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23 years since the Hell in a Cell match debuted, the match has gone from a dynamic and rarely seen spectacle, to a standard tradition that takes place each October. At one point, with the exception of the Royal Rumble match, Hell in a Cell was the single biggest stipulation match that WWE could leverage as a drawing card, similar to how the steel cage match was used in prior generations. Since then, thanks largely to overuse, the match has lost its original appeal. Despite the fact that the Hell in a Cell PPV has always been anchored by a marquee stipulation match, the PPV has never gotten over as anything more than a typical WWE “B” PPV.

Hell in a Cell 2020 was a show where half of the matches on the main card took place inside the cell. To be fair, unlike in prior years, all three of the Hell in a Cell matches could at least argue that they were the culmination of feuds that had been built over a long period of time. Psychologically, all three matches did feel like they belonged inside the cell, which has not always been the case in prior years.

Still, three matches inside the cell felt like overkill. By the time Randy Orton and Drew McIntyre stepped inside the cell, we had already seen one hour of wrestling inside the cell. Even though both guys worked really hard, it was a challenge for them to really do anything that exciting or interesting because fans had already two pretty dramatic matches earlier in the night. Throw in the fact that all three of the non-HIAC matches were quite pointless and boring, this was a below-average PPV despite some interesting stuff happening in it.

Roman Reigns vs Jey Uso: **½

I’m not really sure how to rate this match. The Roman Reigns vs Jey Uso storyline has been great, and the psychology behind it and how it relates to Reigns’ new character is still very much in tact. For that reason, the match remained entertaining for me even though it was obviously flawed. I still wanted to see what would happen in the match even if the match itself was spiraling downwards. I think the storyline is still awesome, but the execution tonight was lacking.

I hated the amount of talking and the deliberate pacing. I get that it is “storytelling” but WWE doesn’t think much of its fanbase that they think the only way they can follow the story is to have the guys give a long monologue about WHY they are about to do something, instead of just doing it and relying on the crowd to understand why Roman is being so violent, or why Jey wouldn’t give up. I get that some fans probably need to be spoon fed the story, but this was ridiculous, and the pacing and lack of action made the match extremely dull when it should have been really hot.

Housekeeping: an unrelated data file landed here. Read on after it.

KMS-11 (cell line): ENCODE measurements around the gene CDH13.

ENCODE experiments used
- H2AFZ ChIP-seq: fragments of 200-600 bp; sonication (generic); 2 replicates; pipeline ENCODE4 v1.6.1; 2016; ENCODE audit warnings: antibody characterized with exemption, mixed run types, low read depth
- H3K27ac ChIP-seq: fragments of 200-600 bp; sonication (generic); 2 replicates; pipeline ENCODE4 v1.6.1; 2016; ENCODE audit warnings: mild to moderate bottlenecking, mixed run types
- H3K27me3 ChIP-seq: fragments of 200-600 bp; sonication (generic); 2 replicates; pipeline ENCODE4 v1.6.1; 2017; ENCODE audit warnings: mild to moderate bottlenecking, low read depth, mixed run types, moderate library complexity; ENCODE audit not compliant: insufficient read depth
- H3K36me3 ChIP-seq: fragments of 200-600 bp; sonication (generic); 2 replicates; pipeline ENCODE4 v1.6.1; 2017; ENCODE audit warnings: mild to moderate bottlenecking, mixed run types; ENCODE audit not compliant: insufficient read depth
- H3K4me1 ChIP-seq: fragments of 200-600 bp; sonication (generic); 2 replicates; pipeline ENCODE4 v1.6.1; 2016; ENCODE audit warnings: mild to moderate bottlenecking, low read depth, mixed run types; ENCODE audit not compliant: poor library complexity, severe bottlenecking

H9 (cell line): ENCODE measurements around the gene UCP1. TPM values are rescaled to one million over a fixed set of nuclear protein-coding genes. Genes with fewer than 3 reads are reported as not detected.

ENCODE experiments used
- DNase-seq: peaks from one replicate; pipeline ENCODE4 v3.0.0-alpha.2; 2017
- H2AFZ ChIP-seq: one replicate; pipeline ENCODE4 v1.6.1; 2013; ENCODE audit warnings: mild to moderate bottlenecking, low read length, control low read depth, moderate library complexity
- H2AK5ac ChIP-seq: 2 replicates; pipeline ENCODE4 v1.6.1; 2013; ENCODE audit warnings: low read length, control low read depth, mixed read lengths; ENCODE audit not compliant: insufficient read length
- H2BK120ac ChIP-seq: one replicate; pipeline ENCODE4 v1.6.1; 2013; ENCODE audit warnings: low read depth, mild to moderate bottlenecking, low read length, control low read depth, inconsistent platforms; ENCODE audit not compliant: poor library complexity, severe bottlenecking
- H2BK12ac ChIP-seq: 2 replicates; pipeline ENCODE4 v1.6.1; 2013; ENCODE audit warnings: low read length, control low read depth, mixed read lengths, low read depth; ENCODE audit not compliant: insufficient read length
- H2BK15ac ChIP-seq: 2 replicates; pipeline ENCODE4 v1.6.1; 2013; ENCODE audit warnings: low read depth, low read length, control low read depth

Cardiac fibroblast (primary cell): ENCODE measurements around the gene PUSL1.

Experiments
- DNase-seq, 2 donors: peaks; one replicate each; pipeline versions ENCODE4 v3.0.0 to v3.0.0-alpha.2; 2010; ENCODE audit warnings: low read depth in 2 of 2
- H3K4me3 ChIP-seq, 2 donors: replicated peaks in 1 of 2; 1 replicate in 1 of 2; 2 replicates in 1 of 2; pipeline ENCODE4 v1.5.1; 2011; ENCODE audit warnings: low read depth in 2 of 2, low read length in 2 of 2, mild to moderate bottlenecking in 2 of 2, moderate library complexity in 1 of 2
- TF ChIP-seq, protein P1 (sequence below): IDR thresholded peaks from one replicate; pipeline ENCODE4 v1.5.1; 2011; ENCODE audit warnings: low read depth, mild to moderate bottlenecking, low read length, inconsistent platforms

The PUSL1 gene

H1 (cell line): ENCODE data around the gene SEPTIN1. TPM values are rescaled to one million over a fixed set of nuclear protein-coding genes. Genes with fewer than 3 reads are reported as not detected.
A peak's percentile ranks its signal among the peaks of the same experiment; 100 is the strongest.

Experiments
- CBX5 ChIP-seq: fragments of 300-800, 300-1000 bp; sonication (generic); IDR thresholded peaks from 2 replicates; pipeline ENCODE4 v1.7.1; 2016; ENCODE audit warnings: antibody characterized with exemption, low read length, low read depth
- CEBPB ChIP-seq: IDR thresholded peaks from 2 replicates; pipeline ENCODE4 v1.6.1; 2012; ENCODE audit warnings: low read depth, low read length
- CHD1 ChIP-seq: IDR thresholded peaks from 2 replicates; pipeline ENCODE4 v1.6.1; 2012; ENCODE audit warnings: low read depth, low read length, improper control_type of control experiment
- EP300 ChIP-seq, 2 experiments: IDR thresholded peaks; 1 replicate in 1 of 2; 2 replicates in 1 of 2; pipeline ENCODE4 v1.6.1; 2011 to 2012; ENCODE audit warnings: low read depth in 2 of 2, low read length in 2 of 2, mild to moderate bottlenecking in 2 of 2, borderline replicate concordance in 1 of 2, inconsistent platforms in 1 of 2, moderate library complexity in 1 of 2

I also think in matches like these, the PG-version of WWE becomes a significant factor. Outside of the choking spot with the strap, this felt like kind of a standard No Disqualification match as WWE is limited in just how violent a match can be. Roman Reigns locked in a guillotine choke on Jimmy Uso? That is a move you will see on like, every single wrestling show. I don’t think the PG rating is as big of an issue as some other people do, but I think in matches like Hell in a Cell, which is packaged and sold on the idea that it is an incredibly violent match, it is a problem.

In conclusion, I like the storyline, I liked Afa and Sika coming out at the end, I am still enjoying heel Roman Reigns and Jey Uso has looked like a star during the feud; but the match tonight wasn’t for me.

Bayley vs Sasha Banks: ****

This was a very enjoyable match on a show that up until that point really needed this. As a contrast to the Reigns/Uso match that involved all of that dialogue, Bayley and Banks were able to tell a story just fine in their match solely based on their actions. Two women that were once friends, Bayley turning on Banks and then eventually setting up a grudge match inside Hell in a Cell. I would have had this match in the main event slot, especially with Banks winning.